Egypt has invited “pre-qualification submissions” from independent power producers (IPPs) for solar projects of up to 50MW capacity, following the September announcement of the country’s first feed-in tariff (FiT) scheme.
PV Tech has learned that the Egyptian Electric Holding Company (EEHC), part of the Ministry for Electricity and Energy, has set a deadline for midday on the 26 November for IPPs to submit their proposed projects. Although capacity is in theory capped at 50MW per project, there has been a suggestion that proposals will be considered on a case-by-case basis.
International law firm Eversheds revealed details of the news yesterday in a briefing email. According to partner Michelle T Davies, who heads the clean energy and sustainability group at Eversheds, the law firm was advised of the development by Vahid Fotuhi, president and founder of the Middle East Solar Industry Association (MESIA). Fotuhi later told PV Tech that developers have shown “huge interest” in this tender round.
Project submissions will be received in two categories. A small scale category for PV systems up to 500kW generation capacity and another category for PV projects of between 500kW and 50MW. Along with the larger PV projects, the process is also open to wind power projects between 20MW and 50MW capacity.
For the smaller projects of under 500kW, developers have been asked to submit a “project dossier” which should include evidence that the proposed installer is certified to carry out the work, a project layout signed by a syndicate engineer, technical specifications, diagrams, a signed contract between the developer and installer and a statement from the developer bearing full responsibility for any contravention of construction regulations. Larger projects will require more comprehensive information to be provided via a set of forms, Eversheds said.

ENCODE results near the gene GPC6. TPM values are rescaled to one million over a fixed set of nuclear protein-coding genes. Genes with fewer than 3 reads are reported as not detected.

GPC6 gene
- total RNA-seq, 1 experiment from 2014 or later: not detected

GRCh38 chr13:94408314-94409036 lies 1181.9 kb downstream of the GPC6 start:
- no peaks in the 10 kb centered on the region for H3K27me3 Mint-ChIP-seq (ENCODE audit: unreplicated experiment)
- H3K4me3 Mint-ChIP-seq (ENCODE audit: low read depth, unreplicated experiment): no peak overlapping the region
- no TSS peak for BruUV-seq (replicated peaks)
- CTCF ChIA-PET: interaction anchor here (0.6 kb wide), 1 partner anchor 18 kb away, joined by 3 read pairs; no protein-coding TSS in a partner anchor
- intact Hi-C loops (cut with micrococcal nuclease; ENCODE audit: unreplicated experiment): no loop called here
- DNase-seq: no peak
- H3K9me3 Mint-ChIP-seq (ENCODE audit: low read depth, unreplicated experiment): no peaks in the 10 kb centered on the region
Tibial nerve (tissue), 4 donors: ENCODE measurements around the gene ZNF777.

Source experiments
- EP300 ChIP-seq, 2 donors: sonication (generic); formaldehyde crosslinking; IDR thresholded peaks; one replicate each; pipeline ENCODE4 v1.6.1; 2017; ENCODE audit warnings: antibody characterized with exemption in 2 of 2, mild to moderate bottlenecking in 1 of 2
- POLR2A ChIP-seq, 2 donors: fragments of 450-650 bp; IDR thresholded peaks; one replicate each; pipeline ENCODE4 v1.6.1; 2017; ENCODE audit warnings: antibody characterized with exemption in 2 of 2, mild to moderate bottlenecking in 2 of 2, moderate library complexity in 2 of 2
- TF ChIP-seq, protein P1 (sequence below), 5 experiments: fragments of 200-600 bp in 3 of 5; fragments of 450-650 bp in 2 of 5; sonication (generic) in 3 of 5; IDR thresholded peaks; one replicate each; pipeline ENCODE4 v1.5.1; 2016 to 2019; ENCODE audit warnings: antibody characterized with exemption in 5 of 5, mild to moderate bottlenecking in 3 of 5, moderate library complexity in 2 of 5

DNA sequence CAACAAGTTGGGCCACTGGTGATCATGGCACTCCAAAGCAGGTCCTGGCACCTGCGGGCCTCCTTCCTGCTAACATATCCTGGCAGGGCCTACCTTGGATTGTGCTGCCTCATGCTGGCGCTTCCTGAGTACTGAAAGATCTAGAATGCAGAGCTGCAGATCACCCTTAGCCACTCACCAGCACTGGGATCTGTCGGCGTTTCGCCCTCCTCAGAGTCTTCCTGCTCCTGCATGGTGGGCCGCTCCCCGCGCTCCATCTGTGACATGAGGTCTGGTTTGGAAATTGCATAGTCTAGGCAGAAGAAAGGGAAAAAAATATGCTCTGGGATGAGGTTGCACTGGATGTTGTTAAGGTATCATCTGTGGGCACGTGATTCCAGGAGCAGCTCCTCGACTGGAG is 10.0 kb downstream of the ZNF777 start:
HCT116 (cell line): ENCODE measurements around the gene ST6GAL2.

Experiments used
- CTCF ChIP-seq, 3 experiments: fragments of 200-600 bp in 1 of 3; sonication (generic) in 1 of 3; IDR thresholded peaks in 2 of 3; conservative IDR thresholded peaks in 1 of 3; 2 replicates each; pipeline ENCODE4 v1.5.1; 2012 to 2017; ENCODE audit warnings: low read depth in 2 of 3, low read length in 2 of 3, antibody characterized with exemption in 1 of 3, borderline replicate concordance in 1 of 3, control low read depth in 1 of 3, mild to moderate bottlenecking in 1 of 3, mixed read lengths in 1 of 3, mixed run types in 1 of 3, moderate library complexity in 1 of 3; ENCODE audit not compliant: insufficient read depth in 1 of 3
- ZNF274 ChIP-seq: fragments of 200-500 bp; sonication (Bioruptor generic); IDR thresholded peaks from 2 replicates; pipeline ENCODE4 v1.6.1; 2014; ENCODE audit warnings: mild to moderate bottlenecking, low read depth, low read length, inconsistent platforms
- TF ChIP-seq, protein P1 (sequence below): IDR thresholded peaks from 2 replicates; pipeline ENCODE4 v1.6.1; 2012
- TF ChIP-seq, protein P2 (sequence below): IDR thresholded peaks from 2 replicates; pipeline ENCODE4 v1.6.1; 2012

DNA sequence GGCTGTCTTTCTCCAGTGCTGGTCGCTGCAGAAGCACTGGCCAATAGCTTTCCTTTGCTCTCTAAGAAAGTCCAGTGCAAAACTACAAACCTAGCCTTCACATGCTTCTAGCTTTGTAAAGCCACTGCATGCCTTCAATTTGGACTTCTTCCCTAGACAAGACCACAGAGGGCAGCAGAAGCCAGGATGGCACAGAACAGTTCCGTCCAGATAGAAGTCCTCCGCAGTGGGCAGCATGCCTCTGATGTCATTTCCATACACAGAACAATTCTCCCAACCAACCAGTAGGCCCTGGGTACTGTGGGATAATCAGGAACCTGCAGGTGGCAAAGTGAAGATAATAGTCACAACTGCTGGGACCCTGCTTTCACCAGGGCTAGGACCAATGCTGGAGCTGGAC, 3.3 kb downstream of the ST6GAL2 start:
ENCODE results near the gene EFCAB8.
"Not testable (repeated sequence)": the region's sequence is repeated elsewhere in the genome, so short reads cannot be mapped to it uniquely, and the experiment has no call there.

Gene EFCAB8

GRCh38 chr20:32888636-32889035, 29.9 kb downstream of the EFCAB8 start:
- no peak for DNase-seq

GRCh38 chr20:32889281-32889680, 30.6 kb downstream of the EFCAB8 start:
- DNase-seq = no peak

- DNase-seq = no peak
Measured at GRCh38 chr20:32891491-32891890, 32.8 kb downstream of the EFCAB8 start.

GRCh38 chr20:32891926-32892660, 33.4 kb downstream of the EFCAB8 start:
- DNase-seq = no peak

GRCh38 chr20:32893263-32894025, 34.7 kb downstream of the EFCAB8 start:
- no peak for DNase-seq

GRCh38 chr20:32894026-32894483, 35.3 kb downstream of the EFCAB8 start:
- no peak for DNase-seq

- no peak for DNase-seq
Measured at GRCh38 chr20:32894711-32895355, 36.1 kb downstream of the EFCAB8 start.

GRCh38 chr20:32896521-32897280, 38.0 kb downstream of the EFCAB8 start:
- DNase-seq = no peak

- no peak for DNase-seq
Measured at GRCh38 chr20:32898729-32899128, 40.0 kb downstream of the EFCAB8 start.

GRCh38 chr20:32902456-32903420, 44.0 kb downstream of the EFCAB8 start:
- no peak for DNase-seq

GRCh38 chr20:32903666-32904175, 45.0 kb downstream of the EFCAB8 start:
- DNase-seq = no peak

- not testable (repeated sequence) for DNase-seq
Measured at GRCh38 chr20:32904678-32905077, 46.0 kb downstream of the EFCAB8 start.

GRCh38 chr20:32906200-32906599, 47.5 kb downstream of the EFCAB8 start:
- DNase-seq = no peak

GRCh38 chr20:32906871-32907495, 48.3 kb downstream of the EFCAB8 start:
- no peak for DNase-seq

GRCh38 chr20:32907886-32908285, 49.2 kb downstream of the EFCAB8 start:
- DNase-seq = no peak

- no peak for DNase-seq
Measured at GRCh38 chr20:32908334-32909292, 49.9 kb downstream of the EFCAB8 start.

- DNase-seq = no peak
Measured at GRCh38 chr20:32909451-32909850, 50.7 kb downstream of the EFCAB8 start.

Commenting on the news, Michelle T Davies at Eversheds told PV Tech that the firm was enthusiastic about prospects for solar in Egypt.
“Egypt presents a major opportunity for our clients and we are keen to get a better understanding of the process,” Davies said.
Earlier this year, Egypt’s local and administrative development minister Adel Labib appeared to commit to US$1 billion of investment in solar, while in January a research report from business intelligence firm MEED Insight in conjunction with the Middle East Solar Industry Association (MESIA) forecast that investment in solar in the Middle East and North Africa could reach US$50 billion by 2020.
Vahid Fotuhi, president and founder of the Middle East Solar Industry Association, said: “Like Jordan, the shift towards solar is commercially driven. But what differentiates the two is the fact that Egypt is almost 10 times larger. So the opportunity for solar in Egypt is massive.
“The announcements so far are encouraging but there is still lots of work to be done in terms of enabling policies and regulations. If Egypt can adopt the necessary policies we could easily see Egypt becoming the largest solar market in the MENA region over the next three to five years.”